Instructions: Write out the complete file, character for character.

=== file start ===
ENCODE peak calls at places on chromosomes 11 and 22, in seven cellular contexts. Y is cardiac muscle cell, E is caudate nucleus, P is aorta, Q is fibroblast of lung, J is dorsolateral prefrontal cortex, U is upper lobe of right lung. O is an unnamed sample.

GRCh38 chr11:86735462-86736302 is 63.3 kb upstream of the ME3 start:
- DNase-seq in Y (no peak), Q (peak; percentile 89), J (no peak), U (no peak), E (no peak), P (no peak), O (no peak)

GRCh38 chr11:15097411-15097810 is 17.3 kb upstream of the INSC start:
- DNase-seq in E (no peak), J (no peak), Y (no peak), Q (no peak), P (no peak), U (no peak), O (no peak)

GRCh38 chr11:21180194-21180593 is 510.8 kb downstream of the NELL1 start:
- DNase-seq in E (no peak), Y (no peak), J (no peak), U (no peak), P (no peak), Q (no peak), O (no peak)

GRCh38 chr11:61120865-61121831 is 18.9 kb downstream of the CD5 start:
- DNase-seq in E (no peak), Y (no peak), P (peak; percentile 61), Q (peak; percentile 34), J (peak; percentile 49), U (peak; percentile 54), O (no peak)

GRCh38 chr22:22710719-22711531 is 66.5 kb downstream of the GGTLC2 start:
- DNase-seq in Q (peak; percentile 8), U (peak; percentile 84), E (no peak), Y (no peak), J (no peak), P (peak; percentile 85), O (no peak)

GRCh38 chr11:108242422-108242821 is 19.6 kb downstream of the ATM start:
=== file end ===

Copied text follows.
ENCODE peak calls at places on chromosomes 11 and 22, in seven cellular contexts. Y is cardiac muscle cell, E is caudate nucleus, P is aorta, Q is fibroblast of lung, J is dorsolateral prefrontal cortex, U is upper lobe of right lung. O is an unnamed sample.

GRCh38 chr11:86735462-86736302 is 63.3 kb upstream of the ME3 start:
- DNase-seq in Y (no peak), Q (peak; percentile 89), J (no peak), U (no peak), E (no peak), P (no peak), O (no peak)

GRCh38 chr11:15097411-15097810 is 17.3 kb upstream of the INSC start:
- DNase-seq in E (no peak), J (no peak), Y (no peak), Q (no peak), P (no peak), U (no peak), O (no peak)

GRCh38 chr11:21180194-21180593 is 510.8 kb downstream of the NELL1 start:
- DNase-seq in E (no peak), Y (no peak), J (no peak), U (no peak), P (no peak), Q (no peak), O (no peak)

GRCh38 chr11:61120865-61121831 is 18.9 kb downstream of the CD5 start:
- DNase-seq in E (no peak), Y (no peak), P (peak; percentile 61), Q (peak; percentile 34), J (peak; percentile 49), U (peak; percentile 54), O (no peak)

GRCh38 chr22:22710719-22711531 is 66.5 kb downstream of the GGTLC2 start:
- DNase-seq in Q (peak; percentile 8), U (peak; percentile 84), E (no peak), Y (no peak), J (no peak), P (peak; percentile 85), O (no peak)

GRCh38 chr11:108242422-108242821 is 19.6 kb downstream of the ATM start: